Governor Kim Reynolds says in-person classes are to be the primary mode of educating Iowa’s K-12 students this school year and students will not get credit if their schooling is conducted online without state permission.
“Schools that choose not to return to school for at least 50% in-person instruction are not defying me,” Reynolds said during a news conference last this morning. “They’re defying the law.”
On Monday night, Urbandale’s school board voted to continue online classes for a year-round school that state officials ordered to start in-person classes this Friday. And Waukee school officials issued a statement, saying state law gives them local control over these decisions. During today’s news conference, Reynolds strongly pushed back.
“We’ve heard from countless experts, pediatricians, social workers, mental health providers, the CDC,” Reynolds said, “that what’s best for kids is for them to be in school and in the classroom.”
Reynolds told reporters the “vast majority” of Iowa school are planning to start the school year with in-person classes, while “a handful” of districts are not following her guidance.
“We’re going to continue to do the outreach and work with them and see if we can’t get them to comply,” Reynolds said. “It is the law.”
If Urbandale, Waukee, Des Moines, Ames and Iowa City districts begin this August with remote learning without state officials’ approval, the governor said students will not get credit for those days of on-line instruction. The governor also is accusing the media of stoking fears that children will contract the virus at school and teachers may die of it.
“What we’re doing to these kids is unconscionable, the fear that we’re instilling in them,” she said, “and so I think we all have a responsibility to do better including me and we can and I’m working on it every single day because come hell or high water, we’re going to get through this.”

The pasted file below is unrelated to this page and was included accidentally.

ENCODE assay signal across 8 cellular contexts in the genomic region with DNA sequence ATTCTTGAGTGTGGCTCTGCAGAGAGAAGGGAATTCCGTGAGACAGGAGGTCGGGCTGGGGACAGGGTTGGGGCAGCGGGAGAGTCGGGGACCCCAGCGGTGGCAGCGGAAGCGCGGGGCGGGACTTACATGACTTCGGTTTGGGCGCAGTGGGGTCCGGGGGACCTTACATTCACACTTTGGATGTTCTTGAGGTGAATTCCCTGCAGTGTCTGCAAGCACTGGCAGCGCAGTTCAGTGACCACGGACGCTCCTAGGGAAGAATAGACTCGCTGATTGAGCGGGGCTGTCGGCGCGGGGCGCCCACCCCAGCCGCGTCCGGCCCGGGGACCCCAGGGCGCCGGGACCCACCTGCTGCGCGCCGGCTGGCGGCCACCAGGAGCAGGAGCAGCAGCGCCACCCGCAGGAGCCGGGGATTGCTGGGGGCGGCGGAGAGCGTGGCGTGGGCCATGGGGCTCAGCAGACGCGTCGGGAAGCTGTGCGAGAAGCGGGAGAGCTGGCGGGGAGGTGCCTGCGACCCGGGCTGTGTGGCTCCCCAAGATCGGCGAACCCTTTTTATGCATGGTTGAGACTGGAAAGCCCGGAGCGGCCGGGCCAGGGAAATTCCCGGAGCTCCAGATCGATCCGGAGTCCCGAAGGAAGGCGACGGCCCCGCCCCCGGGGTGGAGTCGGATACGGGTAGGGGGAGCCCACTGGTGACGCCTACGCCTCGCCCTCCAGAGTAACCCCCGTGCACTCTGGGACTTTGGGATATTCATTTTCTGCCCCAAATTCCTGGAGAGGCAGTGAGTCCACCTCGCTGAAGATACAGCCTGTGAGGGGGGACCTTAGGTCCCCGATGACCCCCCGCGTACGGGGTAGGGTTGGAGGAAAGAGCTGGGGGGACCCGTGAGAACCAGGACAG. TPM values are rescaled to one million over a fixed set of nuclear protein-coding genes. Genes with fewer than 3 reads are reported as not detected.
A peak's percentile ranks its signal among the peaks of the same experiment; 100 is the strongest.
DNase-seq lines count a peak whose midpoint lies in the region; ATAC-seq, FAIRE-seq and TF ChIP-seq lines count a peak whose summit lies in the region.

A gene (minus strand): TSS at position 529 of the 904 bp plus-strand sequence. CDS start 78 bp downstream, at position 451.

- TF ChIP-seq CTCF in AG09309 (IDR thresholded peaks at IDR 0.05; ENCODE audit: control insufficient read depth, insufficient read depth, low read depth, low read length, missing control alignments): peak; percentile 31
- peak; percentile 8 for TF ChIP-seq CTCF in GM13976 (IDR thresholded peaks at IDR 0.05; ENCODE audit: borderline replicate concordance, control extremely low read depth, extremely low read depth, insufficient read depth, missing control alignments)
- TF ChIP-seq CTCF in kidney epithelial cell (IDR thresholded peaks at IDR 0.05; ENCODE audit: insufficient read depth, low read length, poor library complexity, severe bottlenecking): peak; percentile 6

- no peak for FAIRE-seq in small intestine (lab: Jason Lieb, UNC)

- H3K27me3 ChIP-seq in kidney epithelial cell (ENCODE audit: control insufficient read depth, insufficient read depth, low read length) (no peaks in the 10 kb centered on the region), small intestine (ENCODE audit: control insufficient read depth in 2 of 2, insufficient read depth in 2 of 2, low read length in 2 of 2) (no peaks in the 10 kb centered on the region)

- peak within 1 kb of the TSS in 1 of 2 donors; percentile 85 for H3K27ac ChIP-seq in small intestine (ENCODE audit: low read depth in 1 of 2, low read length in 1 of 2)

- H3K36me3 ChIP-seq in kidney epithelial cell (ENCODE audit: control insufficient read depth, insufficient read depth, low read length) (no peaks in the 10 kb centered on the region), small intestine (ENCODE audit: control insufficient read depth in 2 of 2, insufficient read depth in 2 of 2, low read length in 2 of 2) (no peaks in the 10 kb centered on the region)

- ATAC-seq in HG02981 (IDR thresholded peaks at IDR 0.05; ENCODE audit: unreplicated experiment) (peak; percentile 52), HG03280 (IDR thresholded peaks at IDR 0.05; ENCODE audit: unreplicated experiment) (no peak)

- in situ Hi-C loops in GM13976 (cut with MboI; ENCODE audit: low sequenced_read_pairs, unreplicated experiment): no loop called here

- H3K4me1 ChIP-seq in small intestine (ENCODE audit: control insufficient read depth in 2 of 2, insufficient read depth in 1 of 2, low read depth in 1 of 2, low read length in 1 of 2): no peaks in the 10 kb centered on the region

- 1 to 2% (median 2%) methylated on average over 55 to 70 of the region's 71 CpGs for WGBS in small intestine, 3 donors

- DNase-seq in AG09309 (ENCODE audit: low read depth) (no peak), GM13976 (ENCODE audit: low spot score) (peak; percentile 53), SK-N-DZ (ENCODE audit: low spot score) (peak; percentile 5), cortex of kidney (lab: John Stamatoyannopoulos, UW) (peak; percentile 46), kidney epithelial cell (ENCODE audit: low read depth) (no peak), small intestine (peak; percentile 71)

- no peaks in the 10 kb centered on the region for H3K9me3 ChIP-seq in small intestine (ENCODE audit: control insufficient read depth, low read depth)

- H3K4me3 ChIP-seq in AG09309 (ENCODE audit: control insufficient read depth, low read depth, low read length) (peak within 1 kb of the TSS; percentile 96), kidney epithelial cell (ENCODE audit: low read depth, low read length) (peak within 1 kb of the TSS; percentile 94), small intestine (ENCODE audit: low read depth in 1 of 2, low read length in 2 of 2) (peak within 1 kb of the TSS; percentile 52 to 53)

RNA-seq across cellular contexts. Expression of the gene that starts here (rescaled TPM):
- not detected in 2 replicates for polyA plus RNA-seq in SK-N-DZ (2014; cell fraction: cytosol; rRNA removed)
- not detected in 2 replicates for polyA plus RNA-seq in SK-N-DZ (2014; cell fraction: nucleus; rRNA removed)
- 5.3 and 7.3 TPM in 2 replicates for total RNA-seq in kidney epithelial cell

The governor indicated school administrators in districts that begin remote learning without state approval may lose their license. Waukee, one of the five districts at the center of this controversy, is led by superintendent Brad Buck, who served 17 months as Iowa Department of Education director for Republican Governor Terry Branstad.
“The kids need to be in the classroom,” Reynolds said today. “…We’re in a much better position than we were when schools were shut down. Kids have not had instruction for over five months.”
Reynolds indicate state officials will meet with administrators from the five districts that are so far sticking with plans for remote learning in hopes of resolving the impasse.
“I’ve also heard from parents. I’ve also heard from single moms. I’ve also heard from moms who have children who have behavioral health issues,” Reynolds said. “…What we’re trying to do is to balance, to make sure that we can open safely and responsibly.”
The governor’s spokesman said a state-maintained website will list the 14-day rolling average of positive Covid-19 cases in every school district. Once the so-called positivity rate reaches 15% and at least 10% of students are absent, district officials may seek state permission to send all students home and shift to online instruction only for 14 days.